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Noise and vibration from trains is an ever more serious consideration as new projects emerge, conditions change and citizens get wise.

Rail projects are proliferating worldwide, driven by population growth, urbanisation, social development and the need to cut carbon emissions.

These same pressures are also driving the use of brownfield sites and unused land close to rail infrastructure for residential and commercial properties.

“School classrooms should not be exposed to noise levels exceeding 35 dB to ensure speech intelligibility”

As rail infrastructure comes into ever closer contact with the population it serves, the need to curb the effects of noise and vibration is fast becoming a crucial element in the development of both rail projects and adjacent assets.

On the limits

Noise disturbance can have an adverse effect on productivity, quality of sleep and ultimately health. The World Health Organisation provides detailed guidance on acceptable noise levels for various scenarios.

School classrooms, for example, should not be exposed to noise levels exceeding 35 dB to ensure speech intelligibility, while the WHO recommends noise levels remain below 70 dB in industrial areas, shopping facilities and the road network to prevent problems such as hearing loss.

Additional guidance is provided by standards such as BS 8233:1999, which gives recommendations on the control of noise in buildings undergoing a change of use, or BS 4142:1997, which relates to industrial noise affecting mixed residential/industrial areas.

Bad vibes

However, unlike noise, there are no firm regulations on the allowable levels of vibration. Instead, we take into account the dosage of interference to adjacent infrastructure and the presumed tolerance of those affected.

Modern codes such as BS 6472-1:2008 use vibration dose values (a measure of the cumulative vibration over a specified period) to predict a likelihood of adverse effects for residential buildings, offices or workshops.

“Absolute values of vibration are applicable to some hospitals and research facilities where vibration-sensitive equipment such as MRI scanners are in use”

Lower levels are given for residential buildings at night because people are less tolerant of disturbances when at rest.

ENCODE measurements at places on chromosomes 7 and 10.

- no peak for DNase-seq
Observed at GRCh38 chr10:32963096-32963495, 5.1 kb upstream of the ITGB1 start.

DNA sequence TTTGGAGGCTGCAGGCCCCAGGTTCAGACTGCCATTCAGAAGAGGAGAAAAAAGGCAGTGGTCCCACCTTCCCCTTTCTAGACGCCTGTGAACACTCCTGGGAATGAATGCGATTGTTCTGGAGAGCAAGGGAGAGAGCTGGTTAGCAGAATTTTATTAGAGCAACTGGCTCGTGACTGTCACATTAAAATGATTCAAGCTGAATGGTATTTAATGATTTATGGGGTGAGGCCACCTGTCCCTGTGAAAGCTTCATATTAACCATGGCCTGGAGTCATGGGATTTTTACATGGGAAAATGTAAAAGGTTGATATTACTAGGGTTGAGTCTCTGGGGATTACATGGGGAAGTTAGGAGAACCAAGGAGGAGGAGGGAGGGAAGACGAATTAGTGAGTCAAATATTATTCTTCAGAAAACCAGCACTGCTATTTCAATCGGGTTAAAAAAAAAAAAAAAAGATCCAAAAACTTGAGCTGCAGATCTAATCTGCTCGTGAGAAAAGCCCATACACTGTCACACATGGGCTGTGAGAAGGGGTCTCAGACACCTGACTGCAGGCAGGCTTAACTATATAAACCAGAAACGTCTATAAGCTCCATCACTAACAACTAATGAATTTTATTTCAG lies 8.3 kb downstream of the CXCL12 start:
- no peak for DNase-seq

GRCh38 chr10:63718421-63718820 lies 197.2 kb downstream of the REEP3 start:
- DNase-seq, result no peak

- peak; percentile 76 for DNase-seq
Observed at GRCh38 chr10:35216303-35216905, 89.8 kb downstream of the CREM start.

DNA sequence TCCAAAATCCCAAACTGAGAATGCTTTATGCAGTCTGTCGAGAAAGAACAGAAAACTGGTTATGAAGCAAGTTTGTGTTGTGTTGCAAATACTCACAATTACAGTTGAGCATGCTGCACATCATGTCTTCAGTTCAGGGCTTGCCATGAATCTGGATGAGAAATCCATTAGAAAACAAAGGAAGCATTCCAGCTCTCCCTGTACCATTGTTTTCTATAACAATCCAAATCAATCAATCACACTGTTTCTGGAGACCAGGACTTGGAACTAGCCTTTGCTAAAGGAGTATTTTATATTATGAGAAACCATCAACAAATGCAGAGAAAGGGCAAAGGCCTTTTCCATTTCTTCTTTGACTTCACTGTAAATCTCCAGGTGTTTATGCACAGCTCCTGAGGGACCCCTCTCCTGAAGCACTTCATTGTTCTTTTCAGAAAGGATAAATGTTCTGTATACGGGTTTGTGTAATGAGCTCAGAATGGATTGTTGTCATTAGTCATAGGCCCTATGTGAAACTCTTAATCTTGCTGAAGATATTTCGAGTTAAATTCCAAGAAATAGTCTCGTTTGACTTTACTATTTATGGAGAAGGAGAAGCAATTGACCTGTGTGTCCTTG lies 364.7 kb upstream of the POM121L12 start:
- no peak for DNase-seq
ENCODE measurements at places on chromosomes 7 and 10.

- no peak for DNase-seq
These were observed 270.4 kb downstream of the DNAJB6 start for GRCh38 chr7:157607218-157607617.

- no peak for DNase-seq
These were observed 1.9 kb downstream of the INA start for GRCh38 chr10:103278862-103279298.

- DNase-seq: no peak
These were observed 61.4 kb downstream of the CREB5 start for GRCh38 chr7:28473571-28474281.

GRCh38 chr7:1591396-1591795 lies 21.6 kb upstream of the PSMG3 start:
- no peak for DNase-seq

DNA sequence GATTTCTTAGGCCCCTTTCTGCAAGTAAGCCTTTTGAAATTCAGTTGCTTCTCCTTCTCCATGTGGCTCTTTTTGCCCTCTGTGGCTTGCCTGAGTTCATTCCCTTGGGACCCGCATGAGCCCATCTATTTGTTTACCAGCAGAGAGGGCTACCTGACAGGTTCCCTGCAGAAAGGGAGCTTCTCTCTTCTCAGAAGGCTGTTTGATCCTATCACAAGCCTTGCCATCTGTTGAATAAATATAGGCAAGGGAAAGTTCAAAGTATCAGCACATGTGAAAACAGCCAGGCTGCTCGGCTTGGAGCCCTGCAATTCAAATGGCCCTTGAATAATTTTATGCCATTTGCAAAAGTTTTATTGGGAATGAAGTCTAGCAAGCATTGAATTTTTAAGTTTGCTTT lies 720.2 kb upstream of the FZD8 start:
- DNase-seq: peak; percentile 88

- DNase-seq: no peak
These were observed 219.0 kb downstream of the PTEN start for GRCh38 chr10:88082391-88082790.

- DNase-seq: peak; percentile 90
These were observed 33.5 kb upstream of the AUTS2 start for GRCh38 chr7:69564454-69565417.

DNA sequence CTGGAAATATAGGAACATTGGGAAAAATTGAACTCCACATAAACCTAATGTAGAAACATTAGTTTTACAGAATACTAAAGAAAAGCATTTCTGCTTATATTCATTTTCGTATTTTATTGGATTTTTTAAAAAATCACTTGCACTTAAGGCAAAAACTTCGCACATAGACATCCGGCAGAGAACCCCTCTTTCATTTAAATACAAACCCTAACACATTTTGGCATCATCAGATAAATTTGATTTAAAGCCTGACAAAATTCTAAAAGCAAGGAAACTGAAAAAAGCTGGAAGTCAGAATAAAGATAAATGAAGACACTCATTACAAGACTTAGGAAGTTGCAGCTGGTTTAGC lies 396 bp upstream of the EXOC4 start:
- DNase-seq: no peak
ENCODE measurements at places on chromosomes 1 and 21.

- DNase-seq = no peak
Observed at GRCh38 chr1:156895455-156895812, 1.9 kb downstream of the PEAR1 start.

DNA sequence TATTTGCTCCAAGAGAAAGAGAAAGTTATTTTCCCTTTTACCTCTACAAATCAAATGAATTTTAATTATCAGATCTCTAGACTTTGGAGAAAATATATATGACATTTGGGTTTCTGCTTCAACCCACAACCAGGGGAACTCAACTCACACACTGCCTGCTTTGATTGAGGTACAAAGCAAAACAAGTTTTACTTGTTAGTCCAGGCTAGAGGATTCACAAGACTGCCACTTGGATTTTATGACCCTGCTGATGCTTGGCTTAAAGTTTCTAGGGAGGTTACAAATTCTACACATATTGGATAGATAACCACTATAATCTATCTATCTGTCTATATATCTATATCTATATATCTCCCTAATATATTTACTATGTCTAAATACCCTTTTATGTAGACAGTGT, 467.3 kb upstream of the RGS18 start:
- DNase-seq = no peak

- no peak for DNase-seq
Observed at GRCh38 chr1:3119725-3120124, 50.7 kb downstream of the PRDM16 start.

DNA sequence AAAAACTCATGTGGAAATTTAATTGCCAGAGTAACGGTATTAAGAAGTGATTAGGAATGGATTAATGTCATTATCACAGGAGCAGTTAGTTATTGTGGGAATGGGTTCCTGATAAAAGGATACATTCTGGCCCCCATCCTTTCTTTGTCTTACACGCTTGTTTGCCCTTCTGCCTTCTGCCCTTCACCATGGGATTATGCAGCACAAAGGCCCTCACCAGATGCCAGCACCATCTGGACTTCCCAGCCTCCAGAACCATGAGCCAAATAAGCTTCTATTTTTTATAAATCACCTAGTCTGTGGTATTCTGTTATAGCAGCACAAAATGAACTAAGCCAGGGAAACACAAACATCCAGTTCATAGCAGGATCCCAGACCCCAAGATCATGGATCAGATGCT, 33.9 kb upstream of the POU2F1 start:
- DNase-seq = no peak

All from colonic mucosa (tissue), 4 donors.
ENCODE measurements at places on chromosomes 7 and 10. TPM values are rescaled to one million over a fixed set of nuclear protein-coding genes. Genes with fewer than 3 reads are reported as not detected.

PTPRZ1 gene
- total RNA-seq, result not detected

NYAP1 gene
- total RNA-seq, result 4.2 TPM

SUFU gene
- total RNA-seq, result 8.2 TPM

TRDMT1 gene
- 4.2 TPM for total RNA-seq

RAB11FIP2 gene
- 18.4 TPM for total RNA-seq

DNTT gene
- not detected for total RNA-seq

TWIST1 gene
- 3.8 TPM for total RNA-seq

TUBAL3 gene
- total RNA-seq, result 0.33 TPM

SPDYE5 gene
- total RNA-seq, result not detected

Absolute values of vibration are applicable to some hospitals and research facilities where vibration-sensitive equipment such as MRI scanners are in use. In these cases, the manufacturer of the equipment will specify the acceptable level of vibration.

Variety of project problems

Of course, different rail projects bring different problems.

Underground metro projects are popular as they increase public transport capacity while minimising the amount of above-ground infrastructure needed.

They produce little direct airborne noise but may present problems of ground-borne noise and vibration. Mitigation is especially important, as buildings are likely to be directly above train activity for much of the metro network.

Overground trains on the other hand, both elevated and at ground level, are associated with greater airborne noise pollution. This can be reduced by noise barriers around the track, but these have a visual impact and their positions may be constrained by emergency evacuation routes.

With high-speed rail, the faster the train the greater the level of noise and vibration. As high-speed services usually link cities rather than facilitating movement within them, the added vibration is rarely a problem in dense urban areas, but the effect on rural infrastructure and communities must be considered.

Light rail/trams sit at the other end of the spectrum, as their slower speeds leading to lower levels of noise and vibrational disturbance. But light rail networks are usually in closer proximity to buildings. Another consideration is the electromagnetic interference that passing trains can have on specialist equipment in hospitals, universities and research centres.